I find Smith’s eloquent and multi-faceted description of prudence to be both expert and apt. I think about prudence as I make my life choices. It is about agency and personal responsibility. It is up to us to consider tradeoffs, choose carefully, and to deal with the outcomes, no matter how painful or difficult. Loud and clear is Smith’s overt Enlightenment nod to the power of reason. We are indeed quite capable of prioritizing our self-interest, understanding our own and considering others’ preferences, and making complicated decisions with the information available to us. 
The Little House on the Prairie books are works of fiction, loosely historical and lovingly nostalgic. Laura Ingalls Wilder did not begin crafting her childhood memories into the famous books until her late adulthood. A glaring fault is the anti-indigenous person depiction. Fraser reveals multiple omissions and discrepancies between Wilder’s descriptions and the historical events regarding the land that the Ingalls family traversed, bought, sold and even squatted on. 
Generations of Ingalls families including Laura’s had traveled light, leaving little behind as they sought security from hunger and deprivation. Caroline came from desperately poor living conditions of frontier settlers in Wisconsin, of which she spared her daughters the stories. Caroline and Charles married about the time of the Homestead Act (1862), the ruling that further infuriated the separate bands of “Dakota Indians” who were duped out of payment for millions of acres of Minnesota Territory by the federal government. Lincoln’s Free Soiler argument “gave” land to U.S. citizens including single women, immigrants, and freed slaves. Waves of settlers poured in, unleashing the U.S. Dakota War. Governor Alexander Ramsey’s call for the extermination of the Sioux (the U.S. name for the Dakota), a grotesque public execution of ten Native Americans in Mankato and the eventual shooting and scalping of Dakota leader Little Crow followed. It was the Minnesota Massacre that cleared the way for multitudes of whites to expand westward into the Great Plains. Fraser points out that Laura once wrote, “I can’t forget the Minnesota massacre” though it happened five years before she was born. Charles and Caroline were across the Mississippi in Wisconsin at the time, deeply fearful the conflict would reach them, but it did not. Young Laura once shared that “Ma hated Indians”.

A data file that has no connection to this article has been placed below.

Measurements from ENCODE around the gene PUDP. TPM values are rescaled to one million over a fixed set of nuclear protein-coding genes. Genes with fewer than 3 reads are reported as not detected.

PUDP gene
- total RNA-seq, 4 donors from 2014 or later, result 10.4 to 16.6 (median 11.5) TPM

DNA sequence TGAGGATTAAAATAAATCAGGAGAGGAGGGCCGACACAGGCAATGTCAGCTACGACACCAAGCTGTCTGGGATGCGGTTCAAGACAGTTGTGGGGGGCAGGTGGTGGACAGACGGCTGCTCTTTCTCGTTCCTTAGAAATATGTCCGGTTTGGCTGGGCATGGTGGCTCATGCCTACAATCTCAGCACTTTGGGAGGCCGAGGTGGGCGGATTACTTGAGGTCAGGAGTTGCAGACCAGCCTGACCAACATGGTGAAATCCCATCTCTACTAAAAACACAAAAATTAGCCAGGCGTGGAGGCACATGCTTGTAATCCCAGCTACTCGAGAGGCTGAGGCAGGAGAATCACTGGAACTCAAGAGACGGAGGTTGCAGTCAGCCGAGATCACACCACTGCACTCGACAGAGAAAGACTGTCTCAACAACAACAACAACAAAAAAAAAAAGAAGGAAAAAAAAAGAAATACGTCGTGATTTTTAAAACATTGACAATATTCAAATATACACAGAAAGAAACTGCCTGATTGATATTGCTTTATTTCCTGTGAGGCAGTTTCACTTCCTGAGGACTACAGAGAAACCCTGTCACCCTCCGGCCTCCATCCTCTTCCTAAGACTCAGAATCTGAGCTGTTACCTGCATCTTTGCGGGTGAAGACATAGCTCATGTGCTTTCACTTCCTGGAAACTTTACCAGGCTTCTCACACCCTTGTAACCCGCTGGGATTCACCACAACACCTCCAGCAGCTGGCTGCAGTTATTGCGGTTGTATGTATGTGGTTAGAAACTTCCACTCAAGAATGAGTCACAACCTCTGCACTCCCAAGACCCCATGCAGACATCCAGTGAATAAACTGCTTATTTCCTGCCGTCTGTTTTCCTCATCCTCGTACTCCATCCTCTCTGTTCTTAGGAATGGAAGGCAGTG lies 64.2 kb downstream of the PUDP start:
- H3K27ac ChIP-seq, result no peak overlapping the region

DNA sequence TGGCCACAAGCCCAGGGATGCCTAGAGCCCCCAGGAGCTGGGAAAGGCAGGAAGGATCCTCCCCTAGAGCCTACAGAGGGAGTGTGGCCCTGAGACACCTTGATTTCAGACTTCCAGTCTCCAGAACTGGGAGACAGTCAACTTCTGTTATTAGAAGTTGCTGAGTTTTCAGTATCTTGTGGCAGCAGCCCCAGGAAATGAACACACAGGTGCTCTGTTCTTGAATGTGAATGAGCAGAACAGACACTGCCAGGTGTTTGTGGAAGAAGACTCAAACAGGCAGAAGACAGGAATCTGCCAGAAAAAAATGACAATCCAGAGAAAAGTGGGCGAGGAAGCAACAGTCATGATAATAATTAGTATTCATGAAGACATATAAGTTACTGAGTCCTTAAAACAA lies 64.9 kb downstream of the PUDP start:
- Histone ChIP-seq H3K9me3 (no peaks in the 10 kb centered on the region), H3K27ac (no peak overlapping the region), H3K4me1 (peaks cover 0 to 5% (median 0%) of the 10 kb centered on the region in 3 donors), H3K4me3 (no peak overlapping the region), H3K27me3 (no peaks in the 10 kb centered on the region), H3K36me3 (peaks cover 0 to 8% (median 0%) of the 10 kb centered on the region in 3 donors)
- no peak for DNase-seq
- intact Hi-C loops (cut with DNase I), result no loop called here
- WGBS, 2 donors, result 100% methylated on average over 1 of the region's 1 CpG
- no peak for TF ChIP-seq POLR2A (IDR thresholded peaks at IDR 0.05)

Early in the series Wilder depicts the dangerous wagon ride that brought the family to Kansas, a place she describes as “lonesome and so still with the stars shining down on the great, flat land where no one lived”. In fact, Kansas, a state since 1861, was known as the “Squatter State” as strips of narrow land that were designated to randomly assigned tribes such as the Creeks, Choctaws, Osages, and others were overrun with whites who now wanted the land. Free soilers and pro-slavery posses faced off in an early Civil War battle and continued feuds and land seizures, while establishing towns and newspapers. Charles and family squatted on land that was part of the Osage Diminished Reserve with hopes that the government might clear the land of Native Americans so that he could claim ownership. This scheme, like many to come, failed. 
In the latter half of Prairie Fires, Fraser explores the relationship of mother (Laura) and daughter (Rose) and their competitive co-author/mentor writing careers. Amazing nuggets are revealed here, along with questions left unanswered. Rose's impact on the initiation of the American libertarian movement is only lightly addressed, though incredibly interesting. I will share my thoughts on this separately.  
I wholeheartedly recommend this book and consider it a highlight of this teacher’s extensive summer reading list. Please comment on how the Little House books have affected you and if you have read, or plan to read Caroline Fraser’s Prairie Fires.

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Alice Temnick, On Gulliver, Swift, and Adam Smith